Sustainable Economies Law Center Food Program
"Our food system is not well served by today’s predominant food business models, which incentivize growth, shareholder profit maximization, absentee ownership, and exploitation of resources. The ownership and governance structures of an enterprise largely determine the motivations that drive it. Large, centralized food producers are usually driven by financial bottom lines, to the detriment of more important ends: the survival and sustainability of our food system and the provision of sustainable livelihoods to people working in the food system. The cornerstone of SELC’s work on sustainable food production is the belief that food enterprises should be owned and/or controlled by the local communities that depend on them.
Workshops, manuals and other resources
SELC partners with the Green Collar Communities Clinic (at the East Bay Community Law Center) and Students for Economic and Environmental Justice to put on workshops about legal topics related to start-up food justice enterprises."
Refugee Farmer Project
In and around Fresno, CA, approximately 1300 Hmong and Lao refugees operate small family farms. SELC worked with this community to address common employment law barriers encountered when the farmers engage in cooperative farming practices and involve family and friends in the labor of their farms. SELC prioritizes these employment law issues because they are key legal barriers in the creation of sustainable localized economies, and they impact communities far beyond Fresno. For more information on this project, see SELC’s Work in the New Economy Program.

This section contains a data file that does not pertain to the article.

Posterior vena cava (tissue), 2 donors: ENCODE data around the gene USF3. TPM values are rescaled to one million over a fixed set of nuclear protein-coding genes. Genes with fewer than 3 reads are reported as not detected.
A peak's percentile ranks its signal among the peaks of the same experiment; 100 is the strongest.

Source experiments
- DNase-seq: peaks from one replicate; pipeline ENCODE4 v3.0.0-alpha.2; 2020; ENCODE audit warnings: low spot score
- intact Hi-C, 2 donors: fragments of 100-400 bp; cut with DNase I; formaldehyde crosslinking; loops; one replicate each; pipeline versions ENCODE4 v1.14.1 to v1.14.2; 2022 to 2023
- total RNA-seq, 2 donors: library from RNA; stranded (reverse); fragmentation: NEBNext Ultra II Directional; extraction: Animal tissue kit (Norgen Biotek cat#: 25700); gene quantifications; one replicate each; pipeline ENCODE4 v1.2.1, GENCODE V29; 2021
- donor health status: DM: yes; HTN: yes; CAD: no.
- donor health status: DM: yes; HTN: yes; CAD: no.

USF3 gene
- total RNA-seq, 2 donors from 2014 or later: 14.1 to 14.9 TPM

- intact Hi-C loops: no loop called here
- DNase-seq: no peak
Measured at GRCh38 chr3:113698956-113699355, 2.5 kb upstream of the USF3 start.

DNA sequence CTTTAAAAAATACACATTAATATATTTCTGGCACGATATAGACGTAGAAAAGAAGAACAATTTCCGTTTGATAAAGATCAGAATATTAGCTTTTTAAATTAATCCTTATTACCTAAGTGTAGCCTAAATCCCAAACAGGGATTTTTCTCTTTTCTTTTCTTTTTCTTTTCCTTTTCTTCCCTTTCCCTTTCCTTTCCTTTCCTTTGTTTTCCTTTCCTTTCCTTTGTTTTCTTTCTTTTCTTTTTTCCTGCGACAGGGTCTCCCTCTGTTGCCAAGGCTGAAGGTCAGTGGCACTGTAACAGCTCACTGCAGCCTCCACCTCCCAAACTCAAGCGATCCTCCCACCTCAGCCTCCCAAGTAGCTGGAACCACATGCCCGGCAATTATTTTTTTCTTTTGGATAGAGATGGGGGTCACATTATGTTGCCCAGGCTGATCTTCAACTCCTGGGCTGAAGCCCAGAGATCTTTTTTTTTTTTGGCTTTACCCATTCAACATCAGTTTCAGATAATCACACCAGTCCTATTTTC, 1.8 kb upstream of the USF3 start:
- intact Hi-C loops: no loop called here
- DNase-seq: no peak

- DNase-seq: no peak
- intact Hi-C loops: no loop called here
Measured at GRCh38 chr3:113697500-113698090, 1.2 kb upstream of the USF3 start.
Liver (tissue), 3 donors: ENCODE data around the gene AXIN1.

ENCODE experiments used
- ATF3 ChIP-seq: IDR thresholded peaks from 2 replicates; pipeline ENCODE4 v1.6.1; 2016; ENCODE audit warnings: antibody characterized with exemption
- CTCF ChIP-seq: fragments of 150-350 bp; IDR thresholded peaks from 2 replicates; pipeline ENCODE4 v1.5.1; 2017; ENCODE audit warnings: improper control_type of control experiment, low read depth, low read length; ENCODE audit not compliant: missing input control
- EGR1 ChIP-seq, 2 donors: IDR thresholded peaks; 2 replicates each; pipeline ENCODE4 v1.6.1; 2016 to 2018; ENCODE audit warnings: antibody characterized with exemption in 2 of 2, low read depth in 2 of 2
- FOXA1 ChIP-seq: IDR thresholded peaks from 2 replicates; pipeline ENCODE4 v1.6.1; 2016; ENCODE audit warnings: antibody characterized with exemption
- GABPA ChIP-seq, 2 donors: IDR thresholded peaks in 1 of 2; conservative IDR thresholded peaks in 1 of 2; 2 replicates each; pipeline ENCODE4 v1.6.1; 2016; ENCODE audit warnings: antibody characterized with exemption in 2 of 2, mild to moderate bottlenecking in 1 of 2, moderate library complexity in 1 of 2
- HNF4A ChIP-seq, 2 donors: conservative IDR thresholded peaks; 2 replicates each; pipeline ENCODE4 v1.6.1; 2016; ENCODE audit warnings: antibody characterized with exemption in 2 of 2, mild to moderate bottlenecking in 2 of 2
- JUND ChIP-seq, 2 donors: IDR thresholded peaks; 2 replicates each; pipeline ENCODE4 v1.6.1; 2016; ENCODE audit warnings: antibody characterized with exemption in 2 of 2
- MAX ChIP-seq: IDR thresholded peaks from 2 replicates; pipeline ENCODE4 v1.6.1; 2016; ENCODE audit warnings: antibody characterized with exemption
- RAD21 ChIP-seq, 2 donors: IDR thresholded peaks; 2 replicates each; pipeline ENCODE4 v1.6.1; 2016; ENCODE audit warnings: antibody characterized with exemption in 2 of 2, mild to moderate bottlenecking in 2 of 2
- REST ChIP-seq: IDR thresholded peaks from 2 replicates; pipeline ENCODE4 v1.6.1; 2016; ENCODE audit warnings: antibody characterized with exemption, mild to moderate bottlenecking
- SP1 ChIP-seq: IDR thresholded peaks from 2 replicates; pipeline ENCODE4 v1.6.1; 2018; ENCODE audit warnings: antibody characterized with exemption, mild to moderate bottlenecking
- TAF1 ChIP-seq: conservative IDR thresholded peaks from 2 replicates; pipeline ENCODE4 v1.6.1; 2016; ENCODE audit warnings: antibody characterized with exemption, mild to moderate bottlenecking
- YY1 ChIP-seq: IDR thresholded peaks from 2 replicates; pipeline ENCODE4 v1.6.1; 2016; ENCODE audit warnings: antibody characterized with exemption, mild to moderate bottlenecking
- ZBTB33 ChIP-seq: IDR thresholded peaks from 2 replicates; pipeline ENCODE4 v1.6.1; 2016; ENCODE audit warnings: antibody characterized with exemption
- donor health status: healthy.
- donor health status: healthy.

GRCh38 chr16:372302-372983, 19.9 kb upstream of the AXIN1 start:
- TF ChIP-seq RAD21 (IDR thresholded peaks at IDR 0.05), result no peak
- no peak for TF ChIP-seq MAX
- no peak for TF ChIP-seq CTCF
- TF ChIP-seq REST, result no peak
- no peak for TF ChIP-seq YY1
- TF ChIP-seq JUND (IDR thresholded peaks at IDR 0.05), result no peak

"At SELC, we want to live in a world where people can share resources with each other to promote our collective wellbeing, economic resilience, and sustainability. From housing to transportation to energy, our goal is to promote shared use and stewardship over the long term. Of all the things that people might share with each other, seeds are one of the most basic and most important resources to which everyone should have open and equitable access.After all, seeds are the source of all the food, and much of the fiber and fuel, that we use and need to survive.
For over 10,000 years, we collectively recognized the importance of seeds, and shared them with each other in order to sustain our communities. Today, people continue that tradition of sharing in a variety of ways, including through seed lending libraries where members can "check out" seeds, grow food for themselves, and "return" seeds to the library at the end of the season to share with others.
So when we heard that seed libraries were being shut down by state regulators back in June, 2014, we decided to do something about it. We researched these seed laws being applied by state departments of agriculture and found that, in some cases, these laws are being misapplied, and in other cases, that seed laws need to be changed to protect seed libraries' rights to share locally grown and saved seed."
- See more here
California Homemade Food Act
SELC helped to draft the California Homemade Food Act, which passed in 2012. Click here to find out more. SELC has also conducted research on laws in many U.S. states that allow for the limited sale of homemade food .
California Neighborhood Food Act
SELC drafted and advocated for the passage of a law in California in 2014 that prevents landlords and homeowners associations from prohibiting urban agriculture within reasonable limits. Click here for more information.
- SELC's Food Program Homepage